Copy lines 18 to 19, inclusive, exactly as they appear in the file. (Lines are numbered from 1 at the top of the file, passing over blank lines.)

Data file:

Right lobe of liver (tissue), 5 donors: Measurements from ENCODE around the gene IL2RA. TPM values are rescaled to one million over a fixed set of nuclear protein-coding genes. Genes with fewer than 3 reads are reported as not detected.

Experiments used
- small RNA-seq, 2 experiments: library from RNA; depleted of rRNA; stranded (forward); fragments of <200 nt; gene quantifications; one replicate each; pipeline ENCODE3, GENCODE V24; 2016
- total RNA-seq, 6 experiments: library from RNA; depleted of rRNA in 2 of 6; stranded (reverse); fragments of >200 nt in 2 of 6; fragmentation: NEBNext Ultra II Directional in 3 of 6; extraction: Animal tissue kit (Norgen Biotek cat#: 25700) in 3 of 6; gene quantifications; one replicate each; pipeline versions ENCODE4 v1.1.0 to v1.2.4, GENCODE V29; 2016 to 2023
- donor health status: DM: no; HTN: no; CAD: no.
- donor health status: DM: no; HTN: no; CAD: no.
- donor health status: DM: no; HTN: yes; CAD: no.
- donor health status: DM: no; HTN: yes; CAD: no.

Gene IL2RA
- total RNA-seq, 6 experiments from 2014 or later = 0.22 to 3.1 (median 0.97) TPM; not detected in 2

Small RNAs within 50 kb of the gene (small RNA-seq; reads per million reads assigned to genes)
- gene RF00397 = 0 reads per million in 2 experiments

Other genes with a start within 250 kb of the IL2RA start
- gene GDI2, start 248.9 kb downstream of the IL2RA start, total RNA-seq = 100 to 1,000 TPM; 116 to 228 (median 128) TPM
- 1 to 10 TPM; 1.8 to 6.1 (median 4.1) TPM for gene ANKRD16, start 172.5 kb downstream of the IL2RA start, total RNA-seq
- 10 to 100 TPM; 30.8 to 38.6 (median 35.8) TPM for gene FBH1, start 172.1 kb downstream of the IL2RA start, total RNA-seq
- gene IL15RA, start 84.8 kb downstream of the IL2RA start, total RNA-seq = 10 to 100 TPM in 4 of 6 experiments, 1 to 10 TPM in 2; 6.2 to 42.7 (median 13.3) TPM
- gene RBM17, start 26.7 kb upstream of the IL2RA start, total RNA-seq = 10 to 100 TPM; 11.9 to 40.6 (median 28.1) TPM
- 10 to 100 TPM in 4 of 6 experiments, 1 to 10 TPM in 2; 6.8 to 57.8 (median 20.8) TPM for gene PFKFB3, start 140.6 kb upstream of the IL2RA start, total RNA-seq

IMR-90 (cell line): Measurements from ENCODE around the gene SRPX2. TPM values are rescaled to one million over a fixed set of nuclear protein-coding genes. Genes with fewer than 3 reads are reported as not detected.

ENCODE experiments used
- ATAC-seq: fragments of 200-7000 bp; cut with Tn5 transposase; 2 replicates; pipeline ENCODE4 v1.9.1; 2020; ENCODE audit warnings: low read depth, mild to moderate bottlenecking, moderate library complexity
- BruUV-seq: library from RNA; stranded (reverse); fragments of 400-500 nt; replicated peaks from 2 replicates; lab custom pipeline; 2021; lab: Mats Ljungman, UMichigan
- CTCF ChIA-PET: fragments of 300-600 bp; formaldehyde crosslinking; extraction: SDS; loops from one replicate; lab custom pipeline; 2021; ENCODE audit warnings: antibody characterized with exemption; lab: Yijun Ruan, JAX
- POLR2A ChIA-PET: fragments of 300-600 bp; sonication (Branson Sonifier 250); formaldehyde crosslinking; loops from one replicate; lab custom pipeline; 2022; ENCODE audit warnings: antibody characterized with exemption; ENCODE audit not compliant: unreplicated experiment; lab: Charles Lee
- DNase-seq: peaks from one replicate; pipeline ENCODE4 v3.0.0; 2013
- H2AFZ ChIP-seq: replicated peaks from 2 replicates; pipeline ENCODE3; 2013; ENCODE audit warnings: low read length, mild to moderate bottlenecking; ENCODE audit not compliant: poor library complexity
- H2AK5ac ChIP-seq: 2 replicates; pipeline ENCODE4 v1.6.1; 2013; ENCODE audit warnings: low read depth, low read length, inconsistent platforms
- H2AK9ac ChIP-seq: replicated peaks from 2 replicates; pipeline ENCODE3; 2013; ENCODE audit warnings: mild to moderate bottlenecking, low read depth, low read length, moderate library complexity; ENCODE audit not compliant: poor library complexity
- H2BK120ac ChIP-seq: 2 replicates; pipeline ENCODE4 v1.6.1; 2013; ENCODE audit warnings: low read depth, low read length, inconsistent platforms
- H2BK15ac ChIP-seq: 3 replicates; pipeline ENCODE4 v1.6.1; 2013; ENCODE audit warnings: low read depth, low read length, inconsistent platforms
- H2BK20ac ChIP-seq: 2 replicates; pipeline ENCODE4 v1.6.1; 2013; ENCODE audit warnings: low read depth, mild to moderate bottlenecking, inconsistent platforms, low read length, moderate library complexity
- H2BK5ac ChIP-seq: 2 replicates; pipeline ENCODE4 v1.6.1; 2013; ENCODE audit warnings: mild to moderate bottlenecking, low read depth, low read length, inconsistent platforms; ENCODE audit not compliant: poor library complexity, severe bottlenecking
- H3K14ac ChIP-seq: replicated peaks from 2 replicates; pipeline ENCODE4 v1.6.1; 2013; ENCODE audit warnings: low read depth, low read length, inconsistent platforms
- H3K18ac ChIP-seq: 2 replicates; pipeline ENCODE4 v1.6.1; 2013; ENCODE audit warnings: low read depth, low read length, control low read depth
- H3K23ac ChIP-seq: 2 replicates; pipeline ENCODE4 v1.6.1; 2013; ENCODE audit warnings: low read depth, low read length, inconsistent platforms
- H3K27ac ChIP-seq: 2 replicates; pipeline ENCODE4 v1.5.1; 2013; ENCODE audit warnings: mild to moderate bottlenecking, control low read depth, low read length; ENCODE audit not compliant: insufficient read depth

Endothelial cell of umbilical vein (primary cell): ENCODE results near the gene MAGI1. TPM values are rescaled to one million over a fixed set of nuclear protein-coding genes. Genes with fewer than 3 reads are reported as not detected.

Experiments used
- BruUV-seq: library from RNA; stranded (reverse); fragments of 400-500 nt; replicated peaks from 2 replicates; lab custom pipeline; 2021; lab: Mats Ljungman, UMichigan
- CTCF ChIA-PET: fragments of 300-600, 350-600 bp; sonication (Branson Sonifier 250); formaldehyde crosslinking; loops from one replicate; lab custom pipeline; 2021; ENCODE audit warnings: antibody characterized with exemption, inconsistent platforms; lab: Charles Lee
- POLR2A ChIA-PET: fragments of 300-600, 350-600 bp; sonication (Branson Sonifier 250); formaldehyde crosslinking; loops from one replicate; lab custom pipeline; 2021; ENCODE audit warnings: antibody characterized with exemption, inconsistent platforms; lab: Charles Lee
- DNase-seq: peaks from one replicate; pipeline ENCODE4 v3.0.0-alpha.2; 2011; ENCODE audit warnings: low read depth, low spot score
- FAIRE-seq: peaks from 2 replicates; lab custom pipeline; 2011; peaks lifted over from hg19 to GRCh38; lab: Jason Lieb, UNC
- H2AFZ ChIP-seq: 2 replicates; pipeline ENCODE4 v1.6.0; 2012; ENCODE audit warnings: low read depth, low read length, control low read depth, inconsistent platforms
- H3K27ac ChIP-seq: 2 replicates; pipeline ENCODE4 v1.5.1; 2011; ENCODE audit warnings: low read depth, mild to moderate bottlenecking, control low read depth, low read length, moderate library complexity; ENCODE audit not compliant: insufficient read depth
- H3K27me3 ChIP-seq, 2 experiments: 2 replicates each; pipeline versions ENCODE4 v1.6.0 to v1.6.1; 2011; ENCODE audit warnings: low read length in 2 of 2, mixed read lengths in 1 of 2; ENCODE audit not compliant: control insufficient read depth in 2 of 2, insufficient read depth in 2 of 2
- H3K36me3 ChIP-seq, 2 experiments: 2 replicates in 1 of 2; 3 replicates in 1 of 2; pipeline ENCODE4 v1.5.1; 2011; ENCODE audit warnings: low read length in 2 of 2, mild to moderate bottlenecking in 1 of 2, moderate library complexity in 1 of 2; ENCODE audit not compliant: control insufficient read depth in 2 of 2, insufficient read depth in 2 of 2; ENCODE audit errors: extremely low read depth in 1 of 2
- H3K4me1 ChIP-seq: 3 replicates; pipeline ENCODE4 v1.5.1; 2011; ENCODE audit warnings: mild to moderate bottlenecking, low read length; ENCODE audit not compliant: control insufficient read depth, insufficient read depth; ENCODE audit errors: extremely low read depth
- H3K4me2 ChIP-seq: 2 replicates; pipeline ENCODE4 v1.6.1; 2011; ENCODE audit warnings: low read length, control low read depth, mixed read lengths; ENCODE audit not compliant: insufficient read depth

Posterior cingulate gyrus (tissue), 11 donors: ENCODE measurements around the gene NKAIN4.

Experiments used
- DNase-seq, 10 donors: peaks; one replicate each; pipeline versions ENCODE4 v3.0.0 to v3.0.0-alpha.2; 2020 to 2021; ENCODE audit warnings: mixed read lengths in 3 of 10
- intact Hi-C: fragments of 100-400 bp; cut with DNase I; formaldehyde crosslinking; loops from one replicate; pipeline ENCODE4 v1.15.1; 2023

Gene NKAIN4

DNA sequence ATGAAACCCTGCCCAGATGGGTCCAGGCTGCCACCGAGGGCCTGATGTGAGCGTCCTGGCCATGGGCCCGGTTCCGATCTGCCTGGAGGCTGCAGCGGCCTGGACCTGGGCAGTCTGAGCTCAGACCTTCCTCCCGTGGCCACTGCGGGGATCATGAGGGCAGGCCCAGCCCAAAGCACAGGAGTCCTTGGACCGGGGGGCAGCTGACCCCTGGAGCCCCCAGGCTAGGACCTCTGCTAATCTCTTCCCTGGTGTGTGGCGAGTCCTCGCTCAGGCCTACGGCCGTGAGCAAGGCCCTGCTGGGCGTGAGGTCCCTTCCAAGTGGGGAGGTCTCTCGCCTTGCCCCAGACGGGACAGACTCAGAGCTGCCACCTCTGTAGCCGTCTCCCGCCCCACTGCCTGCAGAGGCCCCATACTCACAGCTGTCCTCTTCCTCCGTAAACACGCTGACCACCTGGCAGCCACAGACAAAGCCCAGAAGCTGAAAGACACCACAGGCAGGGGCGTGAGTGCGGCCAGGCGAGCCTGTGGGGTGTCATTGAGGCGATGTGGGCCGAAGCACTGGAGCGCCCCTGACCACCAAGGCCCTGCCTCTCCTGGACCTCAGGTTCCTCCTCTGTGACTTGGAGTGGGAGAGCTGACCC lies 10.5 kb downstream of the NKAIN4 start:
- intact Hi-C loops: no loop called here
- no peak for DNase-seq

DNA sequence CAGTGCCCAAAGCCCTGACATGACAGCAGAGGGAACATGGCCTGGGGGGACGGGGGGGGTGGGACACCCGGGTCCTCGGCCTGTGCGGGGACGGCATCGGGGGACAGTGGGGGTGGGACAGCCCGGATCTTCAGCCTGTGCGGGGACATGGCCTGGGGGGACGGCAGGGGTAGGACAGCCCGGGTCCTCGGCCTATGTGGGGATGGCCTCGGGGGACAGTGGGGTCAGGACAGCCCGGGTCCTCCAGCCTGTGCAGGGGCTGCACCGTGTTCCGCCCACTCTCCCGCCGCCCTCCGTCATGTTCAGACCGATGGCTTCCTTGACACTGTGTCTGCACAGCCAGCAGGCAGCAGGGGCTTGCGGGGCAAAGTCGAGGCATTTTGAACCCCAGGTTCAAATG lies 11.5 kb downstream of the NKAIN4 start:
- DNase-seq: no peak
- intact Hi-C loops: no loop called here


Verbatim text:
- gene RBM17, start 26.7 kb upstream of the IL2RA start, total RNA-seq = 10 to 100 TPM; 11.9 to 40.6 (median 28.1) TPM
- 10 to 100 TPM in 4 of 6 experiments, 1 to 10 TPM in 2; 6.8 to 57.8 (median 20.8) TPM for gene PFKFB3, start 140.6 kb upstream of the IL2RA start, total RNA-seq